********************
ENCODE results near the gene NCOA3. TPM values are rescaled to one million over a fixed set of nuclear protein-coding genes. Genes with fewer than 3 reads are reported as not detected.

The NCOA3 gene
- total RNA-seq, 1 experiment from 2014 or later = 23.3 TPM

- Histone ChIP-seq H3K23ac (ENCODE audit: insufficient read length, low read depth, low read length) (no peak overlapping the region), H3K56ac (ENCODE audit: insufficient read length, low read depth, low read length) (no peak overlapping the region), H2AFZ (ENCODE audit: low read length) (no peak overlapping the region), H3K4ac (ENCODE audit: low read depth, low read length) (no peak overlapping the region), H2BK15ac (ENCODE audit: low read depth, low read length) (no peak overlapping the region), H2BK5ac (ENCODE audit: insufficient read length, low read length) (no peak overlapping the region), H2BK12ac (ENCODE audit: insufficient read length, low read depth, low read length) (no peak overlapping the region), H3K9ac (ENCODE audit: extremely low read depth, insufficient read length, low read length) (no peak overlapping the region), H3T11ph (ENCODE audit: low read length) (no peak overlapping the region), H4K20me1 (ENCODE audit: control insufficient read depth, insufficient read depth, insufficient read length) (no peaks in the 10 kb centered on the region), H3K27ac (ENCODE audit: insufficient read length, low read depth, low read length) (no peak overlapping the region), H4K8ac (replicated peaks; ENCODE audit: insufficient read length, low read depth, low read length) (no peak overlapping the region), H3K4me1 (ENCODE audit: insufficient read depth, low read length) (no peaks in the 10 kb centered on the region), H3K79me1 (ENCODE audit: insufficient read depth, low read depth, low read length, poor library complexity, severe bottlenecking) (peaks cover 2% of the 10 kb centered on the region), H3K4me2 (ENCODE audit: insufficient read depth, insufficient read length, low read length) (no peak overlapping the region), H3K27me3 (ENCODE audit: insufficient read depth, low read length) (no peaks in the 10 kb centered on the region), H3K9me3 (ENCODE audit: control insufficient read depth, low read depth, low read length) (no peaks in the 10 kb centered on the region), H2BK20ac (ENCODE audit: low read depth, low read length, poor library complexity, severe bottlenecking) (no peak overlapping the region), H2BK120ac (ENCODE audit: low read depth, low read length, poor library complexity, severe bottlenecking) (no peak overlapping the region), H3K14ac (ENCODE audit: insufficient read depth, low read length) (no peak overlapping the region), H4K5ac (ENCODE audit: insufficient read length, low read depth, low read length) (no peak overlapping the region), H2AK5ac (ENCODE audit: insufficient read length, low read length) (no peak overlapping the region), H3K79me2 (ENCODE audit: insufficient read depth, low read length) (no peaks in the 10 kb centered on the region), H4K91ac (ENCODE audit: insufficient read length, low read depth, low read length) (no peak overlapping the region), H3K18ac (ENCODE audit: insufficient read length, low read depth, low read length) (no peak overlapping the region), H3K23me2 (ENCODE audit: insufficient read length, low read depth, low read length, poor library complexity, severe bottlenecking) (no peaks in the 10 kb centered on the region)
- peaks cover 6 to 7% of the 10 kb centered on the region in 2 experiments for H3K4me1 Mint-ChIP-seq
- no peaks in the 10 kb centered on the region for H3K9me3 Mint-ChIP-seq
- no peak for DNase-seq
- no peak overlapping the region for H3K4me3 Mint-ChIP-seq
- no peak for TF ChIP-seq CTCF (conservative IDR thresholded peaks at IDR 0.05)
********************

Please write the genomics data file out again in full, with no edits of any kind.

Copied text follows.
ENCODE results near the gene NCOA3. TPM values are rescaled to one million over a fixed set of nuclear protein-coding genes. Genes with fewer than 3 reads are reported as not detected.

The NCOA3 gene
- total RNA-seq, 1 experiment from 2014 or later = 23.3 TPM

- Histone ChIP-seq H3K23ac (ENCODE audit: insufficient read length, low read depth, low read length) (no peak overlapping the region), H3K56ac (ENCODE audit: insufficient read length, low read depth, low read length) (no peak overlapping the region), H2AFZ (ENCODE audit: low read length) (no peak overlapping the region), H3K4ac (ENCODE audit: low read depth, low read length) (no peak overlapping the region), H2BK15ac (ENCODE audit: low read depth, low read length) (no peak overlapping the region), H2BK5ac (ENCODE audit: insufficient read length, low read length) (no peak overlapping the region), H2BK12ac (ENCODE audit: insufficient read length, low read depth, low read length) (no peak overlapping the region), H3K9ac (ENCODE audit: extremely low read depth, insufficient read length, low read length) (no peak overlapping the region), H3T11ph (ENCODE audit: low read length) (no peak overlapping the region), H4K20me1 (ENCODE audit: control insufficient read depth, insufficient read depth, insufficient read length) (no peaks in the 10 kb centered on the region), H3K27ac (ENCODE audit: insufficient read length, low read depth, low read length) (no peak overlapping the region), H4K8ac (replicated peaks; ENCODE audit: insufficient read length, low read depth, low read length) (no peak overlapping the region), H3K4me1 (ENCODE audit: insufficient read depth, low read length) (no peaks in the 10 kb centered on the region), H3K79me1 (ENCODE audit: insufficient read depth, low read depth, low read length, poor library complexity, severe bottlenecking) (peaks cover 2% of the 10 kb centered on the region), H3K4me2 (ENCODE audit: insufficient read depth, insufficient read length, low read length) (no peak overlapping the region), H3K27me3 (ENCODE audit: insufficient read depth, low read length) (no peaks in the 10 kb centered on the region), H3K9me3 (ENCODE audit: control insufficient read depth, low read depth, low read length) (no peaks in the 10 kb centered on the region), H2BK20ac (ENCODE audit: low read depth, low read length, poor library complexity, severe bottlenecking) (no peak overlapping the region), H2BK120ac (ENCODE audit: low read depth, low read length, poor library complexity, severe bottlenecking) (no peak overlapping the region), H3K14ac (ENCODE audit: insufficient read depth, low read length) (no peak overlapping the region), H4K5ac (ENCODE audit: insufficient read length, low read depth, low read length) (no peak overlapping the region), H2AK5ac (ENCODE audit: insufficient read length, low read length) (no peak overlapping the region), H3K79me2 (ENCODE audit: insufficient read depth, low read length) (no peaks in the 10 kb centered on the region), H4K91ac (ENCODE audit: insufficient read length, low read depth, low read length) (no peak overlapping the region), H3K18ac (ENCODE audit: insufficient read length, low read depth, low read length) (no peak overlapping the region), H3K23me2 (ENCODE audit: insufficient read length, low read depth, low read length, poor library complexity, severe bottlenecking) (no peaks in the 10 kb centered on the region)
- peaks cover 6 to 7% of the 10 kb centered on the region in 2 experiments for H3K4me1 Mint-ChIP-seq
- no peaks in the 10 kb centered on the region for H3K9me3 Mint-ChIP-seq
- no peak for DNase-seq
- no peak overlapping the region for H3K4me3 Mint-ChIP-seq
- no peak for TF ChIP-seq CTCF (conservative IDR thresholded peaks at IDR 0.05)